Recruitment efforts have helped even out gender divides and increase the presence of people from minoritized groups in Earth, space, and ecological sciences (ESE), but hostile workplace conditions and the persistence of discriminatory, sexist, ableist, and racist behaviors continue to damage retention rates, a new survey has found.
“I don’t think that many academics and scientific fields acknowledge that retention is also an important factor in increasing diversity in STEM,” said Emily Diaz-Vallejo, a doctoral student in geography at the University of Wisconsin–Madison and lead author of a poster on the findings, which she will present on 14 December during AGU’s Fall Meeting 2021. “If this is not fixed, then diversity in the geosciences may still continue to be what it is.”
With 2,489 respondents from scientific memberships and organizations, the survey results showed that people in minoritized groups, including people of color, women, and people with disabilities, had more negative experiences. They also reported an increased desire to leave the field, feeling unsafe, and experiencing low productivity at work as a result of these experiences. Respondents were split among early-career (20%) and later-career (80%) professionals.
“There is this idea that if we get a lot of these minority groups in the recruitment processes, then if they accept to be in the field or in the academy, then we will have more representation,” Diaz-Vallejo said.
Yet survey results showed that recruitment alone isn’t enough.
Overall, 32% of nonbinary respondents and 22% of women reported receiving disrespectful and derogatory comments in ESE workplaces, and survey data showed a negative correlation between these harmful remarks and respectful workplace environments. Intimidation was reported most often by people with disabilities (12%), who were also the most likely to fear for their physical safety. People of color (7%) were more likely than other groups to experience sabotage or challenges to their expertise; these behaviors were associated with workplaces where workers felt their opinions were not considered or safe to share. On the whole, people who experienced bullying, sabotage, challenges to expertise, or derogatory remarks were 1.5–2.5 times more likely to consider leaving ESE fields than their peers.
The findings come from the ADVANCEGeo Partnership climate survey and represent one outcome of a 4-year partnership between the Association for Women Geoscientists, Earth Science Women’s Network, and AGU to address sexual harassment in ESE. The effort is funded by the National Science Foundation’s ADVANCE program and is tasked with developing bystander intervention workshops for academia.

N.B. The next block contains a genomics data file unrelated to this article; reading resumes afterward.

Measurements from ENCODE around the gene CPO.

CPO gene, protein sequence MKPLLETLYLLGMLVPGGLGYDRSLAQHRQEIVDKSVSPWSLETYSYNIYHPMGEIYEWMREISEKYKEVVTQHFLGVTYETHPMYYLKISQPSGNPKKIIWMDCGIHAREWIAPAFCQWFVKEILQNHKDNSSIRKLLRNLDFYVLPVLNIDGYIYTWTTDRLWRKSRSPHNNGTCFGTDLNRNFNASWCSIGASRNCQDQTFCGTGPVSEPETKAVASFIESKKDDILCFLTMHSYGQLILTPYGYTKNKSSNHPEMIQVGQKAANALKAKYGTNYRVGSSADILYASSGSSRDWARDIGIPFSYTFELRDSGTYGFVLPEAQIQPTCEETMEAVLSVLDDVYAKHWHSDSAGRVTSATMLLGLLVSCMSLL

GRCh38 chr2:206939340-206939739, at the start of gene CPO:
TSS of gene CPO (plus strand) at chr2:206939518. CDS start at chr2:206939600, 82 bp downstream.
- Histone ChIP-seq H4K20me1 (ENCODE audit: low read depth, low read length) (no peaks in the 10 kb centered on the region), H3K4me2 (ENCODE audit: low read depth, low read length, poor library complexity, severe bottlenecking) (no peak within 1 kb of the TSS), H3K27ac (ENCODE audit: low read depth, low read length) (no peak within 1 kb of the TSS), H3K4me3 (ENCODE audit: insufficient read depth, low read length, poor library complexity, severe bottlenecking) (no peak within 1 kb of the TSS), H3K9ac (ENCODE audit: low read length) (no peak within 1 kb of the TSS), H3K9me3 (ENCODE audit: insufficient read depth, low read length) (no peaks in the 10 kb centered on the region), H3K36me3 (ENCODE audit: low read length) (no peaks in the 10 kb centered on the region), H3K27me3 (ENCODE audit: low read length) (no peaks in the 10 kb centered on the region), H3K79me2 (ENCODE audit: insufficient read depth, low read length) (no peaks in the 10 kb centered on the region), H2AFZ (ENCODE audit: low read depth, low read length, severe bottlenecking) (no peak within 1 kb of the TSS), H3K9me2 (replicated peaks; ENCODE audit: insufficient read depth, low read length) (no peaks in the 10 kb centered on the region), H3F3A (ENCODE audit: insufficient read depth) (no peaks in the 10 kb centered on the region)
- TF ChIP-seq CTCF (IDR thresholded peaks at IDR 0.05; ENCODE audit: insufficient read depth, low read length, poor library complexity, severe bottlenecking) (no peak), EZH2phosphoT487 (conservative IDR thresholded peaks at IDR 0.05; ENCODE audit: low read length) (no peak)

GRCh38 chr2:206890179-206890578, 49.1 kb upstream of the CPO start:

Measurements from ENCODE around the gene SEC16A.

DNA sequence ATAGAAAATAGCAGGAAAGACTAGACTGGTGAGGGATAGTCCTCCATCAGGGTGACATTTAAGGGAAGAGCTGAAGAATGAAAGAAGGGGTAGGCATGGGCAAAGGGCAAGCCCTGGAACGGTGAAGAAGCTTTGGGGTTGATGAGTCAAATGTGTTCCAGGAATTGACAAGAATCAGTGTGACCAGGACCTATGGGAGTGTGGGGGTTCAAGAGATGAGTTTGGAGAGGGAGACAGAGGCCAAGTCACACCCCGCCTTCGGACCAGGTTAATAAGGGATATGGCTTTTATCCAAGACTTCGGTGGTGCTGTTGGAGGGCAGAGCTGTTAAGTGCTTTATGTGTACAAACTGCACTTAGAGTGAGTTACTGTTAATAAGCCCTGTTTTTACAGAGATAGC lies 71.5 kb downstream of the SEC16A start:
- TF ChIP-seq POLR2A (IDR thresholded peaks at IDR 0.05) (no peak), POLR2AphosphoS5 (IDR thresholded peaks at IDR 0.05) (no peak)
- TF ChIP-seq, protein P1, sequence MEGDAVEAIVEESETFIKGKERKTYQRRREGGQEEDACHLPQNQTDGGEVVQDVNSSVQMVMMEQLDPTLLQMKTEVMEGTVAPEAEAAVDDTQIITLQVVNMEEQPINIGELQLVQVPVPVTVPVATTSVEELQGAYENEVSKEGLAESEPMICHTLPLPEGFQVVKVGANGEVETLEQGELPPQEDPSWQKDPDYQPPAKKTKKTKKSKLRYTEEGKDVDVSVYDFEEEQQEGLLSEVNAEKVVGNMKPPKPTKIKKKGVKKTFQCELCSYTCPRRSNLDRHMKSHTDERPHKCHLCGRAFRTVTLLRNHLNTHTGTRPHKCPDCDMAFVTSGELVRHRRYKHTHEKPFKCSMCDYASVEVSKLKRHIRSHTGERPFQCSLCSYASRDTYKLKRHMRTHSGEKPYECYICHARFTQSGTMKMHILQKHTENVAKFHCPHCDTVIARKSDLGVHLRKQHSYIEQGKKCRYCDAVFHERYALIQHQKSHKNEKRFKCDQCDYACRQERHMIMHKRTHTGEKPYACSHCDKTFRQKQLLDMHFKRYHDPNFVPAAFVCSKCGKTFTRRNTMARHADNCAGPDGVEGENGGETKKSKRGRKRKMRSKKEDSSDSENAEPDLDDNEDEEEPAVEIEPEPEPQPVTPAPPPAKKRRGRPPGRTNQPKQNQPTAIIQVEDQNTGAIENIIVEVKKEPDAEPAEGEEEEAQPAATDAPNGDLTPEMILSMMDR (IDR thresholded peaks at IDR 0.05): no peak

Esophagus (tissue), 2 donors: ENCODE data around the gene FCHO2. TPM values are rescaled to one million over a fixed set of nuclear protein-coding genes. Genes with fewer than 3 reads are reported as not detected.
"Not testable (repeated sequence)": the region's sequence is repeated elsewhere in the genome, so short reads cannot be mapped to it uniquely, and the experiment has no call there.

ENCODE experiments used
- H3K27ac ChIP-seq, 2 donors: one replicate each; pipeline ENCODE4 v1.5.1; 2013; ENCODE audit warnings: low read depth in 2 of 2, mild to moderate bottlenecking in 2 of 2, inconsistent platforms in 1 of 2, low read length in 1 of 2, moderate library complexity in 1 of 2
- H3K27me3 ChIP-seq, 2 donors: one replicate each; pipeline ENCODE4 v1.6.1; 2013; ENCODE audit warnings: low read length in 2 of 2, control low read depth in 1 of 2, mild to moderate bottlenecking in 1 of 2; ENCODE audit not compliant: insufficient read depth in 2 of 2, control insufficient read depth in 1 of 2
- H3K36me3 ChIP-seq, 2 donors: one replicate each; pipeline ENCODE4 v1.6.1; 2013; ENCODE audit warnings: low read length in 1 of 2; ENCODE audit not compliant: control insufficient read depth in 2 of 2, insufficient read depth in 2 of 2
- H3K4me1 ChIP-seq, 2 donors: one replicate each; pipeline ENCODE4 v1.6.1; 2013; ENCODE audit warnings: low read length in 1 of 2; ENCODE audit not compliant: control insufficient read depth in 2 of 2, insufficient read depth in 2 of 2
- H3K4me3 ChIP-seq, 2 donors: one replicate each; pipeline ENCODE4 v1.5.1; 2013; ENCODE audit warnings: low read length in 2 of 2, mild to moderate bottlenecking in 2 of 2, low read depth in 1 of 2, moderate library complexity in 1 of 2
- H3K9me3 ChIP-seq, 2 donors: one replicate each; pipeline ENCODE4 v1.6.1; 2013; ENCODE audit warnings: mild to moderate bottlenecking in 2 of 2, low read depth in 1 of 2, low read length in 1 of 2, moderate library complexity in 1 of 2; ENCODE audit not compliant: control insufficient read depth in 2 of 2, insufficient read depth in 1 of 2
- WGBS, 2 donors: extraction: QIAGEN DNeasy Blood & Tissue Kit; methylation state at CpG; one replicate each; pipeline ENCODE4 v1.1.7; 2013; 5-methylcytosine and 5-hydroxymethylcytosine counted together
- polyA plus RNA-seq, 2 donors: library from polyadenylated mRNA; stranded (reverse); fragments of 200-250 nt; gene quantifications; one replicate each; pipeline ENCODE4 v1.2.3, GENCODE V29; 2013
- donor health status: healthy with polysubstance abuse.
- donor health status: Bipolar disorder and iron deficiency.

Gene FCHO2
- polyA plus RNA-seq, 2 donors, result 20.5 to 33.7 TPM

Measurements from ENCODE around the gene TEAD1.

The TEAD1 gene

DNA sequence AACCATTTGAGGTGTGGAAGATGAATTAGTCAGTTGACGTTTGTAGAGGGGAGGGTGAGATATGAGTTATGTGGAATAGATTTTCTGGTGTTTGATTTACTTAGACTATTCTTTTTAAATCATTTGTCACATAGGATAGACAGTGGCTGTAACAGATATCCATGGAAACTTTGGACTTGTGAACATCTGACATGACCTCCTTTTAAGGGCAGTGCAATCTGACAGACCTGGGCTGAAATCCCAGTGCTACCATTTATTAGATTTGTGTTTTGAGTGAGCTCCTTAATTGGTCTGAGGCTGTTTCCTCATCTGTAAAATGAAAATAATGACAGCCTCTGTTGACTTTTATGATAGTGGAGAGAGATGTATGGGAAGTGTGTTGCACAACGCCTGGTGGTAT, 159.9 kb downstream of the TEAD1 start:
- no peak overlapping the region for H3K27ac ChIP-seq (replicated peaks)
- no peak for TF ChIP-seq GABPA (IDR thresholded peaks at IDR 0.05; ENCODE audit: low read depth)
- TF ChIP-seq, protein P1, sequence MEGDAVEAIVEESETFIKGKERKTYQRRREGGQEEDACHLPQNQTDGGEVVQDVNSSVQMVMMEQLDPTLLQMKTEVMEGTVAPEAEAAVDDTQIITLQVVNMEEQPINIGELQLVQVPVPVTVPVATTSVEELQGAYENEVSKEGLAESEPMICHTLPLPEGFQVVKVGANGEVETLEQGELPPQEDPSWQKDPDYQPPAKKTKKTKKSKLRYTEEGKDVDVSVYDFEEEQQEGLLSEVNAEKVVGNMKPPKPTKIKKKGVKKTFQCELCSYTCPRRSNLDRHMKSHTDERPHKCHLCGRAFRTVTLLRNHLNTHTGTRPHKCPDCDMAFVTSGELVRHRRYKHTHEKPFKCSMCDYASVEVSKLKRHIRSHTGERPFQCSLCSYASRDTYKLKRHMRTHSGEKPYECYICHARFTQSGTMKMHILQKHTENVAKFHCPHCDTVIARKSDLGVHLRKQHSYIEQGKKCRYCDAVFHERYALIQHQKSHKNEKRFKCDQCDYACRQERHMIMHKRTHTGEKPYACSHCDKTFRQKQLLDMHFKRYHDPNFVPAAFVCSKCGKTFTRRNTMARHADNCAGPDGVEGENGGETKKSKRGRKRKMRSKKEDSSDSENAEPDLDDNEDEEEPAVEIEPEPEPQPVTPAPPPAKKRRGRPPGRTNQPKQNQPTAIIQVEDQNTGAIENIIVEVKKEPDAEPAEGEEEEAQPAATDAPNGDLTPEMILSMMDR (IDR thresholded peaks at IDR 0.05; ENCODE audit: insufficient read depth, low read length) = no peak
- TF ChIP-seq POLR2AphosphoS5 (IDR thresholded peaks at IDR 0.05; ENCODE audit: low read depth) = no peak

A Long-Standing Problem
Diaz-Vallejo said that even within STEM, ESE fields have exceptionally low representation despite recruitment efforts. It’s a problem that’s hardly news to Ebony Omotola McGee, a professor of diversity and STEM (science, technology, engineering, and mathematics) education at Vanderbilt University and the author of Black, Brown, Bruised: How Racialized STEM Education Stifles Innovation. She said that the size of the survey and its specificity to the geosciences might be new but that hostile workplaces impacting diversity in STEM was a frustratingly familiar problem—and one that has been centuries in the making. Addressing it, McGee said, requires broader, systemic changes, like questioning the way STEM departments are set up.
“How is STEM functioning within that space? How was it created? Who are the creators?” she asked. “What part of that creation story is foundational to even somebody who walks into our current geoscience classrooms? Who are the faculty? How were they hired? Was there bias in their hiring?”
Still, why is the emphasis on recruitment, as Diaz-Vallejo describes, when hostile workplace environments are directly linked to attrition? McGee said it comes down to systemic bias and widespread structural problems.
“The people who are built in [STEM] are white, male, middle to upper middle class and have been socialized to think that they are somehow neutral, universal, objective, and there’s nothing political about what they do, it’s not racist,” McGee said. “And this ideology, the lack of interrogation of how race and racism may play a role or being minoritized may play a role within that culture is just simply not done. It’s not done despite the nice, glossy diversity statements.”
—Robin Donovan (@RobinKD), Science Writer